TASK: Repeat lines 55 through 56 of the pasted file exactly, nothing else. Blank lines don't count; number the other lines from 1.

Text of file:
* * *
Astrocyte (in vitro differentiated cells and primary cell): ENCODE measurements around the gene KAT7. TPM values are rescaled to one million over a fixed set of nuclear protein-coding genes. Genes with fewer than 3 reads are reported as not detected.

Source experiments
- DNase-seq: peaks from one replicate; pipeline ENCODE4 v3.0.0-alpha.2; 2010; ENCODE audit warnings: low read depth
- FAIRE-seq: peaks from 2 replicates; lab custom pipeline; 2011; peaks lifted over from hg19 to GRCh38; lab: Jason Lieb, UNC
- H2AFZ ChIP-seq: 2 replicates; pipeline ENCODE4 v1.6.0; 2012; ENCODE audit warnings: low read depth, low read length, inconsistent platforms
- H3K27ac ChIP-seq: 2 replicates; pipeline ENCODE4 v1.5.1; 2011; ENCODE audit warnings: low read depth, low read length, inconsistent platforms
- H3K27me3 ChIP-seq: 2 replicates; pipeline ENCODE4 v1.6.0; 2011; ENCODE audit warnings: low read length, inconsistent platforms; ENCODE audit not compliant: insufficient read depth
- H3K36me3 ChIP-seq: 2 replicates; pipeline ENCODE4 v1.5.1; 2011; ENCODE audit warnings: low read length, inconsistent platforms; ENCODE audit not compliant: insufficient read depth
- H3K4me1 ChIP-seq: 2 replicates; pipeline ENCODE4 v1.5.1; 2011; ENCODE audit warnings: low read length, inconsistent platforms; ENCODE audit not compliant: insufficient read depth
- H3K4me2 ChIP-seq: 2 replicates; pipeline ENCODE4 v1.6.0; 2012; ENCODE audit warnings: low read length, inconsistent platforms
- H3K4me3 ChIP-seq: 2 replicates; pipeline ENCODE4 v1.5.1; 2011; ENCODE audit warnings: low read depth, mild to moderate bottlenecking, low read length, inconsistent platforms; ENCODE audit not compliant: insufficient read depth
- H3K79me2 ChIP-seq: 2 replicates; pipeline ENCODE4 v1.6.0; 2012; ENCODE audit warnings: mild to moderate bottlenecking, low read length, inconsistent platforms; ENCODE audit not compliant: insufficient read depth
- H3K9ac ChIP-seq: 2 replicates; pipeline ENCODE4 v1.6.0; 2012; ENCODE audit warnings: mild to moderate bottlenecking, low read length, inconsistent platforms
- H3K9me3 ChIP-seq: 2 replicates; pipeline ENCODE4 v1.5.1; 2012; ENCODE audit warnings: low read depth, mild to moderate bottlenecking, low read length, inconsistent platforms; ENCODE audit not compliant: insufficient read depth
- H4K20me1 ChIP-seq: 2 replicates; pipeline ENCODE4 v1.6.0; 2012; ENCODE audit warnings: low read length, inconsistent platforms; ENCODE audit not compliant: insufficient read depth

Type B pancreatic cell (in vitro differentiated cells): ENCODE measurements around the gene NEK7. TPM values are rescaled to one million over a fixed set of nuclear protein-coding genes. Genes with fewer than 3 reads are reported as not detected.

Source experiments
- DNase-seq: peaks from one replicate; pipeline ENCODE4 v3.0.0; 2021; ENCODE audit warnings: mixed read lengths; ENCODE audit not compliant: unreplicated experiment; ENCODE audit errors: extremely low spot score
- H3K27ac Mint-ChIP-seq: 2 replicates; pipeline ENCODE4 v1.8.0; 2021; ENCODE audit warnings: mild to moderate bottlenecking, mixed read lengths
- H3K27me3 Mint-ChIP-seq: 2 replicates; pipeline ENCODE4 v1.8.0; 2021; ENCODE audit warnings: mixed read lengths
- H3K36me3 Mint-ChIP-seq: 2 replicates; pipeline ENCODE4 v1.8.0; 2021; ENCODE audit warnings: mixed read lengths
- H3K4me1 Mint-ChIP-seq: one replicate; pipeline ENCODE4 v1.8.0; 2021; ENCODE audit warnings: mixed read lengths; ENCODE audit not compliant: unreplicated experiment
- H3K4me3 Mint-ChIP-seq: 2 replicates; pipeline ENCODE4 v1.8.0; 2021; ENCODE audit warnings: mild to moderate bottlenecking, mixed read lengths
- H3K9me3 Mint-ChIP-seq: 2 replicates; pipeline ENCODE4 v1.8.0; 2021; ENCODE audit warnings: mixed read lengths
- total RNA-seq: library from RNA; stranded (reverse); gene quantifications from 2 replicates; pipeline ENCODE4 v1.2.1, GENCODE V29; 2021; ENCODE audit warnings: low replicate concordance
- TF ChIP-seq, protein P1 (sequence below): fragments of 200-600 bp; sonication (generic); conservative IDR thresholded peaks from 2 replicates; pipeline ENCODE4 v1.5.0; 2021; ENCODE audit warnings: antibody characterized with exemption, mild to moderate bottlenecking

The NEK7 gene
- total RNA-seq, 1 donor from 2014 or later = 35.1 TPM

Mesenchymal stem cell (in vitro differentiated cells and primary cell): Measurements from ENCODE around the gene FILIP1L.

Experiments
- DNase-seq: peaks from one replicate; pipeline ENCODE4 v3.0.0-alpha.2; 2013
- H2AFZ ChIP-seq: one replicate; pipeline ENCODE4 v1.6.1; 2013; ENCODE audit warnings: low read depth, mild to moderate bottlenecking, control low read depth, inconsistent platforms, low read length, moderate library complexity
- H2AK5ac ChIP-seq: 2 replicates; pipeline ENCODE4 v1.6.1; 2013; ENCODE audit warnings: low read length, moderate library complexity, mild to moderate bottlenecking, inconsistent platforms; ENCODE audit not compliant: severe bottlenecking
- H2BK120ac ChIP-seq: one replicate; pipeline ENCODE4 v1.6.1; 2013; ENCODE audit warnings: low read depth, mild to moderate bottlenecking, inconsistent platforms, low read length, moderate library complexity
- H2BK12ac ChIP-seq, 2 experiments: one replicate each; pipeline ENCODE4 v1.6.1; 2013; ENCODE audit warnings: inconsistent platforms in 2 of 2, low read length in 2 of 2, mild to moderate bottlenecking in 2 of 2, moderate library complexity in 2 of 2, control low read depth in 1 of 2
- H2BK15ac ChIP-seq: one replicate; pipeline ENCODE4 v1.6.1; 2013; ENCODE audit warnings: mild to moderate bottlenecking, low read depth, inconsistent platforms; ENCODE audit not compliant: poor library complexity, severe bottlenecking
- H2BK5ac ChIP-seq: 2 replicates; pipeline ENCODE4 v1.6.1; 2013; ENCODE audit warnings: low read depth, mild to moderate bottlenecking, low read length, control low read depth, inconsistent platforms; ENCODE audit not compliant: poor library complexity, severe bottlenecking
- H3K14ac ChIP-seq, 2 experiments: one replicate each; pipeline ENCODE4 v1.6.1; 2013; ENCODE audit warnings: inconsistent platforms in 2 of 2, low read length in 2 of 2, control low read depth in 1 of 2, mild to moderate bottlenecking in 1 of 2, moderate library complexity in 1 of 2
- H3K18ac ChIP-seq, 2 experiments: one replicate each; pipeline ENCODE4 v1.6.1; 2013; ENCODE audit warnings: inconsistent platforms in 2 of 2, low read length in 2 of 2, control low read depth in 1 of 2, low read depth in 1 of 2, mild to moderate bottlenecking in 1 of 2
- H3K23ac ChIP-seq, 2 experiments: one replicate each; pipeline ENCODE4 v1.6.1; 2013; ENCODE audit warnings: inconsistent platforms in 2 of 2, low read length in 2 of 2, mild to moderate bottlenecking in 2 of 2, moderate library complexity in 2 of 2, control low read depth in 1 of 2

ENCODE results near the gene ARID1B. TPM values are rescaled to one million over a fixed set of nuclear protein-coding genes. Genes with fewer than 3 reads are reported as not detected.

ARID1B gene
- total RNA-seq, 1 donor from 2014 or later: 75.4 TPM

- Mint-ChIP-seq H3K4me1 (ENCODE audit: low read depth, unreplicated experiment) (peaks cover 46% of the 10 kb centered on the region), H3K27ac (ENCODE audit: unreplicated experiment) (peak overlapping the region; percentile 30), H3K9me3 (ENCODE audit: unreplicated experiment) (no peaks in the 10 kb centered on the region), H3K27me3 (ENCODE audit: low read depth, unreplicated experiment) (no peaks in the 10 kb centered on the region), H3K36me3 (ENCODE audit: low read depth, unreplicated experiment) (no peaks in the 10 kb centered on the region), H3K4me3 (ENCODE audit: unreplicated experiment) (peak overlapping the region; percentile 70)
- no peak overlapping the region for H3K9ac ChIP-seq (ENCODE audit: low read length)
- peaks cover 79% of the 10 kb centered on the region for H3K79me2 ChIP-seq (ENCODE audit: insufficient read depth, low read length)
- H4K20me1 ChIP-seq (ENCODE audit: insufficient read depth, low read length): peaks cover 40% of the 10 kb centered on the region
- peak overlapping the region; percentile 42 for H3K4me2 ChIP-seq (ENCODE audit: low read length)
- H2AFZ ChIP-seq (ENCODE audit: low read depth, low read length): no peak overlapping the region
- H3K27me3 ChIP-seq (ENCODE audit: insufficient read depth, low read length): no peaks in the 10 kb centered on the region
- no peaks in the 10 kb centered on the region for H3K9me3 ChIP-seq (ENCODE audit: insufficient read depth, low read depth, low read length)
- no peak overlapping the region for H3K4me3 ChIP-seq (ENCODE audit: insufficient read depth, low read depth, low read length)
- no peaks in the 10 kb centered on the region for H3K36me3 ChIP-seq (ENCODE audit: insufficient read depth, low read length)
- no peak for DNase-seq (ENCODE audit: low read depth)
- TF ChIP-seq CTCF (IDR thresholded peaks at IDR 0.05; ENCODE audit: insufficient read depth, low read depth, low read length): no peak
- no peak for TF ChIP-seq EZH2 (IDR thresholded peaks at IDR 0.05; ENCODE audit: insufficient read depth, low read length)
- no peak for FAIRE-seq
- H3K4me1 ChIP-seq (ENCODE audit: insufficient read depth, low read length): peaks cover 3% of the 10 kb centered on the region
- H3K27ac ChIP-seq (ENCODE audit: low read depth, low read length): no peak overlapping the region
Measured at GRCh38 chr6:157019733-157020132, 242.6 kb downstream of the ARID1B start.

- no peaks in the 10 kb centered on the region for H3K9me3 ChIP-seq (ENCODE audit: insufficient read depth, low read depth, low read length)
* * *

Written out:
- TF ChIP-seq CTCF (IDR thresholded peaks at IDR 0.05; ENCODE audit: insufficient read depth, low read depth, low read length): no peak
- no peak for TF ChIP-seq EZH2 (IDR thresholded peaks at IDR 0.05; ENCODE audit: insufficient read depth, low read length)